In December 2000, after two years of hard (and expensive) work, AMSPAR passed the first part of the accreditation process for the Qualifications and Curriculum Authority – the new regulatory body for qualifications to be entered into the National Qualifications Framework. This means that we were passed as suitable to be an awarding body in respect of our management, resources and quality assurance arrangements. All three Diploma qualifications completed the accreditation process – Advanced Diploma for Medical Secretaries and Intermediate Diploma in Medical Reception and Diploma in Primary Care Management. Our remaining qualifications completed our professional development programme.  These included;


Certificate in Medical Terminology

General Practice Receptionist Programme

Hospital Receptionist Programme

Diploma in Primary Care Management (Level 5)

Advanced Diploma for Medical Secretaries (Level 3)

Intermediate Diploma in Medical Reception (Level 2)

Certificate in Continuing Professional Development

Advanced Certificate in Continuing Professional Development


Over the next few years, education was to change again, which resulted in significant costs being attributed to educational establishments and for the first time we started to see the term 'vocational qualification' being used.  AMSPAR recognised that this is where our qualifications clearly sit and entered an agreement (in partnership) with City and Guilds to continue to offer our programmes as part of nationally accredited framework of qualifications under Ofqual.


Yes, it’s the bit about the AMSPAR annual conference, which was first held at the College of Further Education at Lytham St Anne’s in 1968. Since then the AMSPAR roadshow has travelled around the country, stopping off in Reading, Birmingham, Cardiff, Edinburgh, Brighton, Leicester, Ayr, Norwich, Canterbury and many other places, in an attempt to allow as many members as possible easy access to the once a year event of their professional body.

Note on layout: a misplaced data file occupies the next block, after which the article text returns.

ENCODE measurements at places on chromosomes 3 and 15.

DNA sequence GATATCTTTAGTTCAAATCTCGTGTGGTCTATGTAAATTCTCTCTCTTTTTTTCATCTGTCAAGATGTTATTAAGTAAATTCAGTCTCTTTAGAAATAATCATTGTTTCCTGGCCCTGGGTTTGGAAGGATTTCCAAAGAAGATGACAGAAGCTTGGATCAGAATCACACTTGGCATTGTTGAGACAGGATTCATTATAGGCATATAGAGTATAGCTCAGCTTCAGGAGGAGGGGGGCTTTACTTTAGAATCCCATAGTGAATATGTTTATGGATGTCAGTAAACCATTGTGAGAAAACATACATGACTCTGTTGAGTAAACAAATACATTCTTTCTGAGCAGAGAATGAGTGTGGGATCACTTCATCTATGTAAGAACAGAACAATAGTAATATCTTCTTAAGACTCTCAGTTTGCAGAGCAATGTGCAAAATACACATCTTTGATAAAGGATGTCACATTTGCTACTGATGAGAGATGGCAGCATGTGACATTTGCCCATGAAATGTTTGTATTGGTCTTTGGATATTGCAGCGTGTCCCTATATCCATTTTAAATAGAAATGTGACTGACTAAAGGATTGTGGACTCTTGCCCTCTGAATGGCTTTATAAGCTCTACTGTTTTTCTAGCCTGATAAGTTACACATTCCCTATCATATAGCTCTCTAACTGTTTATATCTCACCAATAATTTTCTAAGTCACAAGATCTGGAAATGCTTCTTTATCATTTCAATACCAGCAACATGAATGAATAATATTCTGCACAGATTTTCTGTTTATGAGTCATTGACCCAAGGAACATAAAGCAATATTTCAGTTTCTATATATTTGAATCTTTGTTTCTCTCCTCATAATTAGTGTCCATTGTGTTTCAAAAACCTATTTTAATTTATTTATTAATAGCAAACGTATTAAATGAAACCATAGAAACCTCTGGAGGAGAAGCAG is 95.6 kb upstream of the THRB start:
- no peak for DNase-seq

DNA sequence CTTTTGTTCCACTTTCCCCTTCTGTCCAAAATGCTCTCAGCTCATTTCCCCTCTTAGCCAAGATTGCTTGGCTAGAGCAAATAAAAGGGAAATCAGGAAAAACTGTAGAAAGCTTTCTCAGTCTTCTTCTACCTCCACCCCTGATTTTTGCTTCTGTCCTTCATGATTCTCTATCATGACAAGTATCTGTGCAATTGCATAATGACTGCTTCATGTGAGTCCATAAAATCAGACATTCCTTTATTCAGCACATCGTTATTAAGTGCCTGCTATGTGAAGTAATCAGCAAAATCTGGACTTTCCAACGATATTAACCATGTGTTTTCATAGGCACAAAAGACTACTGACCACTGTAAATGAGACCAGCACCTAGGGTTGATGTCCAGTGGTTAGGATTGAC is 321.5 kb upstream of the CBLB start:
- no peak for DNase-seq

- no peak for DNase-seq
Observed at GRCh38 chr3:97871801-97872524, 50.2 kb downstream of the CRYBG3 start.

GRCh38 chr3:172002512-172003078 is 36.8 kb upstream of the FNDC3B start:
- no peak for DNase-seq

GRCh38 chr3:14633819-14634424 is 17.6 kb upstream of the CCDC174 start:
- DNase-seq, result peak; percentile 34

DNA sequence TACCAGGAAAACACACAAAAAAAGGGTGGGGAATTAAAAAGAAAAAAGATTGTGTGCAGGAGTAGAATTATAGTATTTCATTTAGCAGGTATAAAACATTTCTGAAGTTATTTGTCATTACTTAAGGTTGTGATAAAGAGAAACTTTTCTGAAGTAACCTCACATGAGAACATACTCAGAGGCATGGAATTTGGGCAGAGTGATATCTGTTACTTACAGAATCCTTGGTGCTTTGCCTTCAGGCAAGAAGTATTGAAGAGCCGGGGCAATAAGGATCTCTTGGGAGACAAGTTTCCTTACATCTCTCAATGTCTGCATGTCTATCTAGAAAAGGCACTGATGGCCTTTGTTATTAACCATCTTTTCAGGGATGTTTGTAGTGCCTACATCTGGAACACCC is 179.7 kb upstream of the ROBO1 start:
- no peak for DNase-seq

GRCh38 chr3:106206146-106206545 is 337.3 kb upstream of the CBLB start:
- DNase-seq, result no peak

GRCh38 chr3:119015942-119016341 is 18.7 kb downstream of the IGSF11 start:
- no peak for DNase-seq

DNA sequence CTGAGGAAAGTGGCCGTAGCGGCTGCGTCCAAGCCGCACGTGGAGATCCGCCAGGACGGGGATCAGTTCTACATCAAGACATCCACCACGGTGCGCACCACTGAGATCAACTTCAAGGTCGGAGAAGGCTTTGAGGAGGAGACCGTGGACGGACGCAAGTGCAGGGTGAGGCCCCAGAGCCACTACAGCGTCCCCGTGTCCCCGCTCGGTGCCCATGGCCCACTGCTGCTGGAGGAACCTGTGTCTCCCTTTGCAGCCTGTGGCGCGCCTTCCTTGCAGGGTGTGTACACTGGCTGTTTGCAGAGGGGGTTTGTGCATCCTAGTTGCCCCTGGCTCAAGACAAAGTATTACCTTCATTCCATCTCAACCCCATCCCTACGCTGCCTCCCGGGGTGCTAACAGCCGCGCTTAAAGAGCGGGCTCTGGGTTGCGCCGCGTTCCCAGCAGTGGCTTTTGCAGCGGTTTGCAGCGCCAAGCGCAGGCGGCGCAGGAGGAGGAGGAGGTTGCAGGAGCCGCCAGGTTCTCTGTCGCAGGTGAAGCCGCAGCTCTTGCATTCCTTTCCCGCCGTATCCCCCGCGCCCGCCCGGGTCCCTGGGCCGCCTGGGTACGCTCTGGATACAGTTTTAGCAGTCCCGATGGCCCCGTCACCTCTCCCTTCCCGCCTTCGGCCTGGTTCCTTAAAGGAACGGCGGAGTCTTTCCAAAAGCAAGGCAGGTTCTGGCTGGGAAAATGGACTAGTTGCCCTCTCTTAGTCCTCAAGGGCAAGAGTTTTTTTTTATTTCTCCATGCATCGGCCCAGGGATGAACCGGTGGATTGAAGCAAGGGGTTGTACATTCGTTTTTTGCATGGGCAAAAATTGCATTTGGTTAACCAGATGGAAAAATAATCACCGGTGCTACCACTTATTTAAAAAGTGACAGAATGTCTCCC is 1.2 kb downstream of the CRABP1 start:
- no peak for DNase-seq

For 2001 we did something new and different; a one-day conference, rather than two, to keep the cost as low as possible and attract as many people as possible – including those who can’t get away for two days. The venue was Bristol, and it did indeed attract a higher number of attendees – including a high percentage who were attending for the first time.


In 2002 we went back to where our conferences began, Lytham St Anne’s. We did not hold a conference in 2003, but in 2004 we held a splendid champagne reception, dinner and learning event in London, to celebrate our 40th anniversary.


Since then AMSPAR has been involved with Management in Practice events, which means that every year we have attended national conferences (providing accredited event CPD), which were initally held in Manchester, London and Birmingham and then including Newcastle and Bristol.  We are also invited to attend regional events each year.


Our 50th Anniversary was celebrated by council, members and staff in London and we now continue to have council meetings and more importantly, student open days on a regular basis throughout the year.  We have created an on-line presence which allows students and members more access to AMSPAR.


AMSPAR has been fortunate in those eminent people of medicine who have been connected with it. The first president, from 1965 to 1968 was Sir Arthur Porritt, at one time a royal doctor. Lord Cohen of Birkenhead followed him from 1968 until 1977. Sir Cyril Clarke, who died in December 2000, was president from 1977 until 1992. From 1992 until 2004 our president was Professor Sir Michael Drury, Emeritus Professor of General Practice at the University of Birmingham and Vice President of Age Concern England. Since 2004 our president has been drawn from our membership and is currently under the safe stewardship of Mrya Upton, who previously served on council.


Since 1999 the Patron of AMSPAR has been Professor Lord Winston, Professor of Fertility Studies at Hammersmith Hospital, and the well-known presenter of a number of successful television series – Your life in their hands, The Human Body, The Secret life of twins and A child of our time. Less well known is Lord Winston’s interest in the theatre – he directed an award winning production of the Pirandello play “Each in his own Way” at the Edinburgh Festival in 1969. Lord Winston was winner of the Chief Rabbinate Prize for Contribution to Society for 1992-93.


We also have vice presidents, who previously included the Surgeon-General Vice-Admiral Ian Jenkins and Dr Vincent Leach. We are very fortunate that one of Admiral Jenkins’ predecessors, Air Marshal Sir John Baird, arranged for the vice presidency to go with the role of Surgeon General. Of course, many people (to which are referred our past and current membership)  have played a vital part in the making of AMSPAR, more than can be mentioned in a short work such as this. Their contribution has been, and is, much valued.


© AMSPAR 2001 - 2022